Biomedical Engineering is the application of engineering principles and technology to the solution of problems in the life sciences and medicine. The Department of Biomedical Engineering (BME) at UAB began with the approval of the master’s degree in 1979, grew to include the Ph.D. in 1983 and the undergraduate program in 2001. The Biomedical Engineering program is accredited by the Engineering Accreditation Commission (EAC) of the Accreditation Board for Engineering and Technology, Inc. (ABET).
Graduates create and apply knowledge at the interface of life sciences and engineering for the benefit of society. The BME undergraduate program prepares graduates to be immediately productive and able to adapt to a rapidly changing environment. The curriculum includes basic engineering core courses, mathematics, calculus based physics, biology and chemistry, fine arts, humanities, history, social and behavioral sciences, as well as biomedical engineering core course and electives. The curriculum culminates in a capstone design experience where interdisciplinary teams apply knowledge to solve real-world engineering problems. A bachelor’s degree in BME from UAB provides a foundation in medical devices, biomedical implants, biomaterials, and instrumentation to complete in an increasingly technical medial field, as well as preparing students for graduate or professional school such as medicine, optometry and dentistry.
- Deliver high quality biomedical engineering education
- Prepare students to take their place in globally competitive technical environment
- Educate students who can compete in new and emerging technologies and markets by teaching them problem solving skills including critical thinking, strategic planning, effective communication, awareness of societal and ethical issues in engineering and medicine, and awareness of the need for life-long learning
- Provide exemplary service for the benefit of the University, the Birmingham metropolitan community, the State of Alabama, business and industrial organizations, and the engineering professional.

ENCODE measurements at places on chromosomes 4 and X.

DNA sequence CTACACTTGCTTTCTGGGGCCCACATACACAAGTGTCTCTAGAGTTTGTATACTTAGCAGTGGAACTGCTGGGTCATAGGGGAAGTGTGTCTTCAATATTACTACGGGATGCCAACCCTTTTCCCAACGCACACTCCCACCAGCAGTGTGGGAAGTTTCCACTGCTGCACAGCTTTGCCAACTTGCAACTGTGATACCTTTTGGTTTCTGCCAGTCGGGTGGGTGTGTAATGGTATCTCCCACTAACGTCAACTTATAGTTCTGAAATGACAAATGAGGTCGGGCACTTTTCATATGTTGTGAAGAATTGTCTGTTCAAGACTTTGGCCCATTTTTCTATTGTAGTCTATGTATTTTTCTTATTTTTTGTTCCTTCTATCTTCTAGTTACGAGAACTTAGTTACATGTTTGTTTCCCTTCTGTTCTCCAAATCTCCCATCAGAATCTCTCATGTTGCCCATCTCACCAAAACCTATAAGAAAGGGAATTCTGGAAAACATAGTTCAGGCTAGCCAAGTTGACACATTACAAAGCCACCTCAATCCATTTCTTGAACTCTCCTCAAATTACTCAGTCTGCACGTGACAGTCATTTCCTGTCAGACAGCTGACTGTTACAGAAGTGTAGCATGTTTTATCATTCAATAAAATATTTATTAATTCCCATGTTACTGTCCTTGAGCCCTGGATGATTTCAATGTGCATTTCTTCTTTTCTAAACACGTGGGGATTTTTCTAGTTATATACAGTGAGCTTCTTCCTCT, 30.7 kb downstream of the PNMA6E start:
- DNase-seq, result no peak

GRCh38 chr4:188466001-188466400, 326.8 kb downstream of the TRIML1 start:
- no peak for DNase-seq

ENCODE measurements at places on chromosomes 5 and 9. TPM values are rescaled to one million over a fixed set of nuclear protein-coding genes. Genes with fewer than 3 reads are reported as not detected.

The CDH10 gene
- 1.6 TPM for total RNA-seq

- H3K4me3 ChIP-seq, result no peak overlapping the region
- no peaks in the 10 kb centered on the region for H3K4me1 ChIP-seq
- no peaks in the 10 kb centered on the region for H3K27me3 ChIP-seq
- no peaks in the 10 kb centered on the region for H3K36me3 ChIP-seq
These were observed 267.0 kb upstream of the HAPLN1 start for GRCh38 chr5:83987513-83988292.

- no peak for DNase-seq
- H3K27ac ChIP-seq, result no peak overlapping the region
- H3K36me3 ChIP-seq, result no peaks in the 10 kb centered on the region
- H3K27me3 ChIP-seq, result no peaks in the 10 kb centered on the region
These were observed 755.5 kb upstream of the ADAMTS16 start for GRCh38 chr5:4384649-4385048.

Graduates of the Biomedical Engineering undergraduate program will:
- Gain admission to graduate or professional school, or employment in engineering and/or health related professions and
- Pursue opportunities for professional growth, development, and service
- Graduates will be able to apply knowledge of mathematics, science and engineering principles to biomedical engineering applications.
- Graduates will be able to design and conduct experiment, and analyze and interpret data.
- Graduates will be able to design a system, component or process to meet desired needs with realistic constraints such as economic, environmental, social, political, ethical, health and safety, manufacturability and sustainability.
- Graduates will be able to function on multi-disciplinary teams.
- Graduates will be able to identify, formulate and solve engineering problems.
- Graduates will understand professional and ethical responsibility.
- Graduates will be able to communicate effectively, both in oral and written forms.
- Graduates will have the broad education necessary to understand the impact of engineering solutions in a global, economic, environmental and societal context.
- Graduates will recognize the need for and be able to engage in life-long learning.
- Graduates will have knowledge of contemporary issues
- Graduates will be able to use the techniques, skills, and modern engineering tools for engineering practice.
Program Criteria for Biomedical Engineering
The structure of the curriculum must provide both breadth and depth across the range of engineering topics implied by the title of the program. The program (curriculum) must prepare graduates:
- to have an understanding of biology and physiology, and the capability to apply advanced mathematics (including differential equations and statistics), science, and engineering to solve the problems at the interface of engineering and biology;
- with the ability to make measurements on and interpret data from living systems, addressing the problems associated with the interaction between living and non-living materials and systems.